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Crystal Cove State Park in Laguna Beach

Stroll, dine, and sleep on a perfect So Cal beach with an intriguing past

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In 1912, an early Laguna Beach artist described the town’s rugged coastline as “cove after cove and headland after headland, golden cliffs and deep blue and purple ocean and clear emerald pools, lazy sea and pounding surf.” More than 100 years later, that’s the world you can still experience at Crystal Cove State Park in swanky Orange County. The park lies on both sides of coastal Highway 1, offering access to an idyllic beach and chaparral-clad coastal hills.

Head inland and upland on foot or mountain bike to explore trails winding into lush Moro Canyon, which turns lavishly green after winter rains, then ascend to the grassy summit of Moro Ridge to survey the coast. Make footprints in the park’s 3.2 miles/5 kilometers of perfect brayed-tan sand backed by family-friendly waves. Teach your kids the unplugged joys of kite-flying, beachcombing, and watching bottlenose dolphins leap from the water. Join in one of the park’s ranger-led interpretive programs, from full-moon hikes to bird identification to making your own jewelry from sea glass.

During low or minus tides, pay a visit to Reef Point, Pelican Point, or Treasure Cove—three access points for Crystal Cove State Marine Conservation Area, a protected underwater wilderness—to search for anemones, sea stars, and hermit crabs among the tide-exposed reef. You might even find an octopus hiding in a rocky crevice.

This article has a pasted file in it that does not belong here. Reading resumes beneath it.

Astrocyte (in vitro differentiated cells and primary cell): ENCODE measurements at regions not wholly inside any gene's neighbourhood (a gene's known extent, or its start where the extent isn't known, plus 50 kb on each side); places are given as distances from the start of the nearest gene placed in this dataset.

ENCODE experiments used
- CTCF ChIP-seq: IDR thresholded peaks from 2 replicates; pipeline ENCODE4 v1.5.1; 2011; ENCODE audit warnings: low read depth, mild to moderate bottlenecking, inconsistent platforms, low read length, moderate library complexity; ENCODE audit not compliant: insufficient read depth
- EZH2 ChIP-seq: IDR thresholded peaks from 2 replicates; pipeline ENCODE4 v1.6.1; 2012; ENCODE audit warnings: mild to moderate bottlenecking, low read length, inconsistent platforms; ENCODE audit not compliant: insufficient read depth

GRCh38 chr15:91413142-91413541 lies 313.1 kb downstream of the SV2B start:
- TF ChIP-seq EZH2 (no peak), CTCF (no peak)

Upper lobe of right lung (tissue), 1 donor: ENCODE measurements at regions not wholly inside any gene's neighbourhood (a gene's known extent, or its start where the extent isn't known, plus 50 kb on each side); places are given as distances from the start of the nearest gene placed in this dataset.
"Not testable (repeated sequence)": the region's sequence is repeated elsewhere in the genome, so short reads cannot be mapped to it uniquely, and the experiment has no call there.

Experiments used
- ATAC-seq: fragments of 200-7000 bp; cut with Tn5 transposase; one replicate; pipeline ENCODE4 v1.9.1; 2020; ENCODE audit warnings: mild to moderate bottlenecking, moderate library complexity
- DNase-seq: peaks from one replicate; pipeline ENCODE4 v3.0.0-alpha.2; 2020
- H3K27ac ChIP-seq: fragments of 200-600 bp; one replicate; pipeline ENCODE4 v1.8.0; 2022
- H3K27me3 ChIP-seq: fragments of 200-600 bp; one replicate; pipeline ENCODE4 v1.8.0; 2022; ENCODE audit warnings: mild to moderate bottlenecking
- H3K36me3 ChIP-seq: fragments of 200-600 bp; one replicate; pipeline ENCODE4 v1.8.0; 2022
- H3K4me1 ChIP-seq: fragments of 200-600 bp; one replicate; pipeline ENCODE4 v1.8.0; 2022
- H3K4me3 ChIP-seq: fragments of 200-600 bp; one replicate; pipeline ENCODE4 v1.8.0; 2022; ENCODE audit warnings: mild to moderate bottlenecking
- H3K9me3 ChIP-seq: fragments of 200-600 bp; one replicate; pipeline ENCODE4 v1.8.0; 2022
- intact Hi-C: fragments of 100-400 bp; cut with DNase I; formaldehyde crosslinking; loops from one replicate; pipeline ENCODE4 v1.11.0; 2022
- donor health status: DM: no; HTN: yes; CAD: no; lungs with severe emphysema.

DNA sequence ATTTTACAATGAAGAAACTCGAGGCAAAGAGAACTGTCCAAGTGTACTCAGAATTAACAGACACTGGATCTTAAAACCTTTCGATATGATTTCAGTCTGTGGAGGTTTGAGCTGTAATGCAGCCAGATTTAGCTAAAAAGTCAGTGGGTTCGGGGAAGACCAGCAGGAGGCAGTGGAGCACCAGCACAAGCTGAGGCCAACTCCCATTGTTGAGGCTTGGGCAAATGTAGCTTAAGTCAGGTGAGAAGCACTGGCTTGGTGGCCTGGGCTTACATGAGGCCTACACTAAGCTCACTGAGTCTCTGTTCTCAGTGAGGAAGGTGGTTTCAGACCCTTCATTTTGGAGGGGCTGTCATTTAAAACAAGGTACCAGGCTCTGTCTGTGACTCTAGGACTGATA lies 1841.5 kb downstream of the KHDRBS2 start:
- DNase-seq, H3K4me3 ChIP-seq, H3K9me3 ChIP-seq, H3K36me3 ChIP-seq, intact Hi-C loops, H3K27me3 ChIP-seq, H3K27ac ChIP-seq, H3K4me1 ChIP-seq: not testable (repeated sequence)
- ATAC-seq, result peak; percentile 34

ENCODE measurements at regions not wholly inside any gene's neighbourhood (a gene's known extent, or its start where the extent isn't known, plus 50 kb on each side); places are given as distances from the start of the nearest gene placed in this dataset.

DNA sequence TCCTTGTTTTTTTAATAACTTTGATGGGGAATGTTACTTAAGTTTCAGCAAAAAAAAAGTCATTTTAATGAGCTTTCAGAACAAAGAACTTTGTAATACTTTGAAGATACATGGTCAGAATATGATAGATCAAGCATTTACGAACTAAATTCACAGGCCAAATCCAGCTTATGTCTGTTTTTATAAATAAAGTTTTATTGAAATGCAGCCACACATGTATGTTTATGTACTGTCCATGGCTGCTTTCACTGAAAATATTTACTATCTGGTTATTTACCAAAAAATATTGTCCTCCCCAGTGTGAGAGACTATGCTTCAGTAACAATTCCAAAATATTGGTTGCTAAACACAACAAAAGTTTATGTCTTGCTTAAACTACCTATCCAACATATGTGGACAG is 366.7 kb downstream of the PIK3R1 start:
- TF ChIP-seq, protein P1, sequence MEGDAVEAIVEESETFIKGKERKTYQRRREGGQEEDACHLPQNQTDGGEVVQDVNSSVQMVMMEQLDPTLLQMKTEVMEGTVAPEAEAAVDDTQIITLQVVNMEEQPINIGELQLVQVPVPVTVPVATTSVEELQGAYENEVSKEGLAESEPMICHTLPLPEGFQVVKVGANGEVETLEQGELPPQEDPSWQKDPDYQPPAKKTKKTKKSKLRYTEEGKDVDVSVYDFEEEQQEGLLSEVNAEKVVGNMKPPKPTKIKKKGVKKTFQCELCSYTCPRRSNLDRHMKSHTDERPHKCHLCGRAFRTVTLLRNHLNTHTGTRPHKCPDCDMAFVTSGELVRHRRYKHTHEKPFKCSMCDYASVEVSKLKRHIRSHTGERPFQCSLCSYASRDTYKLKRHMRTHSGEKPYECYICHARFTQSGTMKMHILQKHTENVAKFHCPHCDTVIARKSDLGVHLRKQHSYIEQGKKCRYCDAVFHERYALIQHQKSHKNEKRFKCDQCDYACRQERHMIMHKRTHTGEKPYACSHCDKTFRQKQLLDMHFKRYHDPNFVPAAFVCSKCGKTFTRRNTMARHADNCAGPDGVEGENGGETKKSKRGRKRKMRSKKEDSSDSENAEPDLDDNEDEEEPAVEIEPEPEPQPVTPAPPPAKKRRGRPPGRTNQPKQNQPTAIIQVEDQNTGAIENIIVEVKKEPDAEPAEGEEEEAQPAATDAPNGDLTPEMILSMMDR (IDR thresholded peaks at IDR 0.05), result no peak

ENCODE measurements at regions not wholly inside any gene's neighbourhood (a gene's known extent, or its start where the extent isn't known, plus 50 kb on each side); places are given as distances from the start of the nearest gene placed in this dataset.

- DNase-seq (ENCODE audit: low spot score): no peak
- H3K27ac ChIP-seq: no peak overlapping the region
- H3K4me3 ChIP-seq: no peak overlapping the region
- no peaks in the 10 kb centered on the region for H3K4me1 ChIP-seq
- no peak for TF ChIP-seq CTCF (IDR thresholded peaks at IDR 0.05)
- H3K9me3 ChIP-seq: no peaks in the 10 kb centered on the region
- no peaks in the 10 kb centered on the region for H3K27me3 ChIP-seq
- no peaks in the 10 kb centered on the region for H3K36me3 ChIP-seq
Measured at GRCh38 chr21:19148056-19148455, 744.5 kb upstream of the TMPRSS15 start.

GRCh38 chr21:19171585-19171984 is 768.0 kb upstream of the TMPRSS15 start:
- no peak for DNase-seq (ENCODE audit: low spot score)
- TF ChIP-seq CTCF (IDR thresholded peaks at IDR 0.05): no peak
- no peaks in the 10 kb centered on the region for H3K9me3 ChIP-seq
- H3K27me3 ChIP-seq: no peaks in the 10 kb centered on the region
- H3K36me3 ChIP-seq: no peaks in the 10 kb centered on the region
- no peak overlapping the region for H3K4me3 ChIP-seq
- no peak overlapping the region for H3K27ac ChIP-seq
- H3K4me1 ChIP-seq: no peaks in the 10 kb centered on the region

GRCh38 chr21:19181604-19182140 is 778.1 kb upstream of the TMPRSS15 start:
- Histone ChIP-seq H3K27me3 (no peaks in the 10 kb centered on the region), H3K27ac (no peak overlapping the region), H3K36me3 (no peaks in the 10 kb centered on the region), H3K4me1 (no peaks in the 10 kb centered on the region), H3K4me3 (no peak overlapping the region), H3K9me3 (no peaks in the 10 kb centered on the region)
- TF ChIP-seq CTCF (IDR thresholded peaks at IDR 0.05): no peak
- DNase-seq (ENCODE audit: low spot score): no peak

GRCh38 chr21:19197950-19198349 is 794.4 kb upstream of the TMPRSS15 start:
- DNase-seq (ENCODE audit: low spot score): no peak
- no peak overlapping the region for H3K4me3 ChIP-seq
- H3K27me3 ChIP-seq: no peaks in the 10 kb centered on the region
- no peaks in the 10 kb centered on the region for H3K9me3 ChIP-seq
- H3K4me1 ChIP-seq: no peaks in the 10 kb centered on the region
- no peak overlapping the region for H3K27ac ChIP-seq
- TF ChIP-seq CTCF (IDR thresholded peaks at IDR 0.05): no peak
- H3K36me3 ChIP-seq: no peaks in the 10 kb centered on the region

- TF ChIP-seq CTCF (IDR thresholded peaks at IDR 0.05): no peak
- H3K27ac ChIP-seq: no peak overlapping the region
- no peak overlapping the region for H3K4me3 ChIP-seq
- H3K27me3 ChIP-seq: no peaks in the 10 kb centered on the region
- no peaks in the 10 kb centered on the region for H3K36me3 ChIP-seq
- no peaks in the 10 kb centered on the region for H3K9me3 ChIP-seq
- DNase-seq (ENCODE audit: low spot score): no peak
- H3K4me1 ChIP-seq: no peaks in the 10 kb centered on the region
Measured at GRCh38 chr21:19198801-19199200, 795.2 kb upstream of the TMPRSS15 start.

If all these oceanside activities leave you thinking of seafood, order clam chowder or an ahi burger with a side of beach at the park’s Beachcomber Café. The restaurant is perched on the sands of the Crystal Cove Historic District, which protects and preserves a charming collection of 46 vintage beachfront cottages. Originally built as a 1930s and 1940s seaside vacation colony, the bungalows range in size from studios to two bedrooms. Book far in advance to score one for an overnight stay. You’ll gaze out your living room window at the blue Pacific and be the first to walk the beach as dawn breaks.

Roughing it also has its merits. Pitch a tent or park your campervan just across the highway at Crystal Cove State Beach Moro Campground. The camp has 27 designated RV and trailer sites and 30 tent camping sites, plus restrooms and token-operated hot showers. For a deeper experience with nature, pick up a backpacking permit from the ranger station and hike three to four miles from the Moro Campground parking lot to one of 32 backcountry sites in Moro Canyon. You’ll need to pack out everything you carried in; these primitive campsites have only picnic tables and pit toilets.

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